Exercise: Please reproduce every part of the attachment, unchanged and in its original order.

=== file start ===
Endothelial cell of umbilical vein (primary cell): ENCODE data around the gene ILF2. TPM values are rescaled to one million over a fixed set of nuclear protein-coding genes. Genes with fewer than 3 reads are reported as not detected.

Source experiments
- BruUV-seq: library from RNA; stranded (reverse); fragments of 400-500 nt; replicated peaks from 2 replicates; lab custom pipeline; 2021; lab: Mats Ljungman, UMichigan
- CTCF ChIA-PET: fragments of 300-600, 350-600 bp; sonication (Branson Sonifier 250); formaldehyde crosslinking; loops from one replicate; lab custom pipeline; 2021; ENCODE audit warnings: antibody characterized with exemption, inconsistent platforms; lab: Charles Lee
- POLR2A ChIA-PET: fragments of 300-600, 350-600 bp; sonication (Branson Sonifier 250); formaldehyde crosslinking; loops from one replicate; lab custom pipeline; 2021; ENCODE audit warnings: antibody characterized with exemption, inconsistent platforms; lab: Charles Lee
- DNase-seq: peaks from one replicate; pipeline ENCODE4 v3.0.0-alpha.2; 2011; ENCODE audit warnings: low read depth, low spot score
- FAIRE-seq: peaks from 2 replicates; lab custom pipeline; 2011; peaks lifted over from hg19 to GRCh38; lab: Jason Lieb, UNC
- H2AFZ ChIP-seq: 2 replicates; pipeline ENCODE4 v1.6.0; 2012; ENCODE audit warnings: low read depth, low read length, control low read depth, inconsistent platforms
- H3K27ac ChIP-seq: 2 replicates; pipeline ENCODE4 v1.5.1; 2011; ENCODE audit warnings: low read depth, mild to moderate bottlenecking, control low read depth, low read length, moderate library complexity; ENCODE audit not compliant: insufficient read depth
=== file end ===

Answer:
Endothelial cell of umbilical vein (primary cell): ENCODE data around the gene ILF2. TPM values are rescaled to one million over a fixed set of nuclear protein-coding genes. Genes with fewer than 3 reads are reported as not detected.

Source experiments
- BruUV-seq: library from RNA; stranded (reverse); fragments of 400-500 nt; replicated peaks from 2 replicates; lab custom pipeline; 2021; lab: Mats Ljungman, UMichigan
- CTCF ChIA-PET: fragments of 300-600, 350-600 bp; sonication (Branson Sonifier 250); formaldehyde crosslinking; loops from one replicate; lab custom pipeline; 2021; ENCODE audit warnings: antibody characterized with exemption, inconsistent platforms; lab: Charles Lee
- POLR2A ChIA-PET: fragments of 300-600, 350-600 bp; sonication (Branson Sonifier 250); formaldehyde crosslinking; loops from one replicate; lab custom pipeline; 2021; ENCODE audit warnings: antibody characterized with exemption, inconsistent platforms; lab: Charles Lee
- DNase-seq: peaks from one replicate; pipeline ENCODE4 v3.0.0-alpha.2; 2011; ENCODE audit warnings: low read depth, low spot score
- FAIRE-seq: peaks from 2 replicates; lab custom pipeline; 2011; peaks lifted over from hg19 to GRCh38; lab: Jason Lieb, UNC
- H2AFZ ChIP-seq: 2 replicates; pipeline ENCODE4 v1.6.0; 2012; ENCODE audit warnings: low read depth, low read length, control low read depth, inconsistent platforms
- H3K27ac ChIP-seq: 2 replicates; pipeline ENCODE4 v1.5.1; 2011; ENCODE audit warnings: low read depth, mild to moderate bottlenecking, control low read depth, low read length, moderate library complexity; ENCODE audit not compliant: insufficient read depth